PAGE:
Health Maintenance Organizations (HMOs)

HMOs are the most popular option for employers. An HMO allows the employee to choose a primary care physician who will provide the employee with referrals to other doctors and healthcare professionals who are part of the same HMO network. Although employees will be responsible for paying a co-payment for every visit to their doctor, their insurance will pay the rest. HMOs do typically provide a large network of doctors to choose from; however, employees are still limited to doctors who are a part of their HMO network. Despite this, it remains a solid option due to the lower costs.

Preferred Provider Organization (PPOs)

A PPO is the most expensive option available for employers. It’s a plan usually chosen by larger corporations since they can afford it. For employees, a PPO is an exceptional health plan to have since it provides them with more healthcare choices -- they are even allowed to see certain specialists outside their network. However, in addition to being more expensive for the employer, employees will have to pay some additional out-of-pocket costs as well.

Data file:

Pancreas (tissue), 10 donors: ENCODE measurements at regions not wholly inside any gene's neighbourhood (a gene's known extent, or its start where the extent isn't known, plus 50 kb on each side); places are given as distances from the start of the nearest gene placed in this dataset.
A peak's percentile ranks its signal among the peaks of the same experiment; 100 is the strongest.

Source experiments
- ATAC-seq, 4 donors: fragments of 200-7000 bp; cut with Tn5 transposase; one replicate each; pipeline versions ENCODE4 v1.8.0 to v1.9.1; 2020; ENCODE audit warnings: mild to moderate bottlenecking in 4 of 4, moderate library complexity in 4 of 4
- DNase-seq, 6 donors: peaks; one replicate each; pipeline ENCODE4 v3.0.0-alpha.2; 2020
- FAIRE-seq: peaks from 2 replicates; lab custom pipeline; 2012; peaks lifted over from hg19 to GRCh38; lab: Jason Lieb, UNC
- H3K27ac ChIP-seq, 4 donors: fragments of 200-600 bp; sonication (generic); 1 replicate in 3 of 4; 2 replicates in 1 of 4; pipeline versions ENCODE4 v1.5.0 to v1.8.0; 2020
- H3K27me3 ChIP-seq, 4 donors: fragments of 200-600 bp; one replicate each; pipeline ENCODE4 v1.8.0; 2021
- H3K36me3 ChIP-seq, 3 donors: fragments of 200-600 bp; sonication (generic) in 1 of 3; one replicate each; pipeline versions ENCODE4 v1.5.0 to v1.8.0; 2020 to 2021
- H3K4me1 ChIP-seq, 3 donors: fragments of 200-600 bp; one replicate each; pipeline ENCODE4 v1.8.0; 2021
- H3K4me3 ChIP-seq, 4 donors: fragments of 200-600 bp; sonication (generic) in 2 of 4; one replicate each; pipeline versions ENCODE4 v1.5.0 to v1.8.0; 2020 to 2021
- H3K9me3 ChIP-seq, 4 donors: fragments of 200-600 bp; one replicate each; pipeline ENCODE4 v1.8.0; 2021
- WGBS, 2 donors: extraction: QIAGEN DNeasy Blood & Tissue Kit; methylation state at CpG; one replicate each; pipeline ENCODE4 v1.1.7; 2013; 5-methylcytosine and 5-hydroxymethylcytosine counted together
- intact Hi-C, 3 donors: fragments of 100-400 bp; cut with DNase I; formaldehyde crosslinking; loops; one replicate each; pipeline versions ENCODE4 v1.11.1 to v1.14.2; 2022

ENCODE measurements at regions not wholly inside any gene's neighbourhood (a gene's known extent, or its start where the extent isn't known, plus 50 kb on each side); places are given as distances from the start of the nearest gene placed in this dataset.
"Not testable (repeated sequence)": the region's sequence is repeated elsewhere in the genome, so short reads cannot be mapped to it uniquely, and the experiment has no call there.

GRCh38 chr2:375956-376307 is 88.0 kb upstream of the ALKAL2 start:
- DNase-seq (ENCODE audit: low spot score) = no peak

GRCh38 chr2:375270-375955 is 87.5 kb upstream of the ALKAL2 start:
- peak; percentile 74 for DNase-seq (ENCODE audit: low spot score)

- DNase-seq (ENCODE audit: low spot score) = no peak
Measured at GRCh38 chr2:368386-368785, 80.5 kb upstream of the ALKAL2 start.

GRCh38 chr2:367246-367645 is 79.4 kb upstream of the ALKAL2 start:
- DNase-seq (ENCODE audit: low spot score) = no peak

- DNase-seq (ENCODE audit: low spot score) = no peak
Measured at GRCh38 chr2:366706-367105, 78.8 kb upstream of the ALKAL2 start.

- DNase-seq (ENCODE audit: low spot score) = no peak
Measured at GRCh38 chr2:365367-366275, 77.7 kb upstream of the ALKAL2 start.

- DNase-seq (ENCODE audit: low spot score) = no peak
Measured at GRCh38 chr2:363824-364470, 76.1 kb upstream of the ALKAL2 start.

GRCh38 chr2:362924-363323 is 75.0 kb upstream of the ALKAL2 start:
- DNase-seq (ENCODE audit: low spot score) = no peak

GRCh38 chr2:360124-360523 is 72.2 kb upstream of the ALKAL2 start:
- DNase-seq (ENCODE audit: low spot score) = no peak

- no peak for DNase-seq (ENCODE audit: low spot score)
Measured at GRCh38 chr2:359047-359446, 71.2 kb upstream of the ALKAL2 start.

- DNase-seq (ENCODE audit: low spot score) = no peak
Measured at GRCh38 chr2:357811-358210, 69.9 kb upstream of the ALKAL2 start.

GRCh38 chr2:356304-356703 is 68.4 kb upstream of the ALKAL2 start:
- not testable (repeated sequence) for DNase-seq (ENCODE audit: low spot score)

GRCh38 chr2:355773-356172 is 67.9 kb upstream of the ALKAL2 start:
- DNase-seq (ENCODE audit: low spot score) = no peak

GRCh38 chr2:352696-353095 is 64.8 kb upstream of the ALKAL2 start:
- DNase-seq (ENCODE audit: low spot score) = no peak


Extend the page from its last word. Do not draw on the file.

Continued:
Point-of-Service Plans

A point-of-service plan lies somewhere between an HMO and a PPO. It allows your employees to choose a primary care physician who can make referrals both in and out of the network.

High-Deductible Health Plans

A high-deductible health plan tends to make health care much more affordable when it comes to basic medical needs (such as a routine checkup with a primary care physician). However, if serious medical needs arise (such as the need for surgery), the employee will have to pay a high deductible before their insurance kicks in. Despite this, such a plan is often very popular with younger employees who don’t expect serious healthcare issues in the foreseeable future. Employers who choose to offer a high-deductible health plan will often combine it with a tax-advantaged Health Savings Account, which makes it easier for employees to pay for basic medical needs.